“I wonder if he'll be very long," said the child; “I should so like to eat a little bit of the bread. Dear Mary, do you think he'll be kind to-night when he does come ?”
“Oh yes, Eddy, he has to work very hard, perhaps he's often tired, and that's why he doesn't seem kind.”
“He pushed me so hard," said the little fellow, as he limped up again to the loaf, and pounced upon a little scrap that he discerned half detached from it. "I'm very fond of him though, for all that.”
“Does it hurt you much?” asked his sister. “ I'm sure John wouldn't hurt you for all the world ; no, not even if Mr. Steel told him."
“It does hurt me a great, great deal sometimes," said Eddy, throwing his hands round his sister's neck, and the great tears standing in his eyes.
“Oh, but you must be a man,” said Mary, 6 and men don't cry.”
“But are men often hurt?" asked Eddy.
“Yes, very often," said his sister ; “ John is a man, though not a very big one, and you remember when he came home with his hand all tied up from that terrible cut.”
For a little time the boy said nothing, but looked very earnestly into the fire; he had the scrap of bread untasted in his hand ; at last he broke the silence and said, “ I will be a man.” Mary did not observe him, but instead of eating the bit of bread, he limped quietly to the table, and fixed it to its place in the loaf again; then he came back and sat by her side, and listened to the chimes for three more half hours, and still John Graham never came. Many a chime rang during the succeeding half hours, but the two children did not hear them; they were so weary with watching, and so hungry, that they fell fast asleep by the few embers of the fire, and it was the grey of the morning when they awoke. Eddy was the first to open his eyes, and he instinctively turned them to the loaf, and as instinctively went to it, and laid his hand on it to take a piece; but he quickly drew it back again, as though a thought had flashed across his mind, and muttered, “ Yes, I will be a man!” then he crept back again to his sister's side, and watched her until she awoke. It was not long before she too opened her eyes, and when she found that her brother John had not come home, and that they had been sitting up all the night, she began to cry; but Eddy comforted her, and they knelt down together, and said their prayers.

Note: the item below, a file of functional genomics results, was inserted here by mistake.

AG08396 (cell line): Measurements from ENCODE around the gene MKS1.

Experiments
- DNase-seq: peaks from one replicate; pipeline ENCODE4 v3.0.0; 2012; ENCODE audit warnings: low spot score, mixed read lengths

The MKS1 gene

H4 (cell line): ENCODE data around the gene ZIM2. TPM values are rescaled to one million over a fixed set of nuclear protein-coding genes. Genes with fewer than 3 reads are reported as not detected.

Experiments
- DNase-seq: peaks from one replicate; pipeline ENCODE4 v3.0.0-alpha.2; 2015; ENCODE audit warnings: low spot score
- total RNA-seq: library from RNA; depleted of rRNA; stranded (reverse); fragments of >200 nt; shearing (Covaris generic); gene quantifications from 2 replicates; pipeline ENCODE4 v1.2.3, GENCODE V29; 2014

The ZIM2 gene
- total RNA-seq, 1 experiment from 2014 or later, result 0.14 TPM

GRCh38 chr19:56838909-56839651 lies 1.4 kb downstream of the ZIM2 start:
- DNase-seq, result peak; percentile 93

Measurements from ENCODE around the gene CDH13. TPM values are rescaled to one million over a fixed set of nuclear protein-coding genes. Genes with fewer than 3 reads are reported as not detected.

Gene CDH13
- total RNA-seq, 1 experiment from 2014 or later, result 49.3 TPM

“I suppose he is kept very busy at his work,” said Mary, and they have given him his supper, and will give him his breakfast to-day, so we may eat this;" and then they rekindled the fire, and ate the scanty portion of the loaf. .
It was three days before John Graham made his appearance, and the desolate condition of the twins had become known, not only to Mrs. Schneegans, but through the charwoman to the schoolmistress. Steps were being taken by the clergyman of the district to have some provision made for them, and they might have been well cared for, had not their brother suddenly appeared one evening, and taken them away. He could not, however, do this, without coming in contact with his enemy Mrs. Schneegans, who met him on the stairs. As usual she gave him a piece of her mind, pretty strongly, and called him very hard names for having behaved so ill to the helpless twins.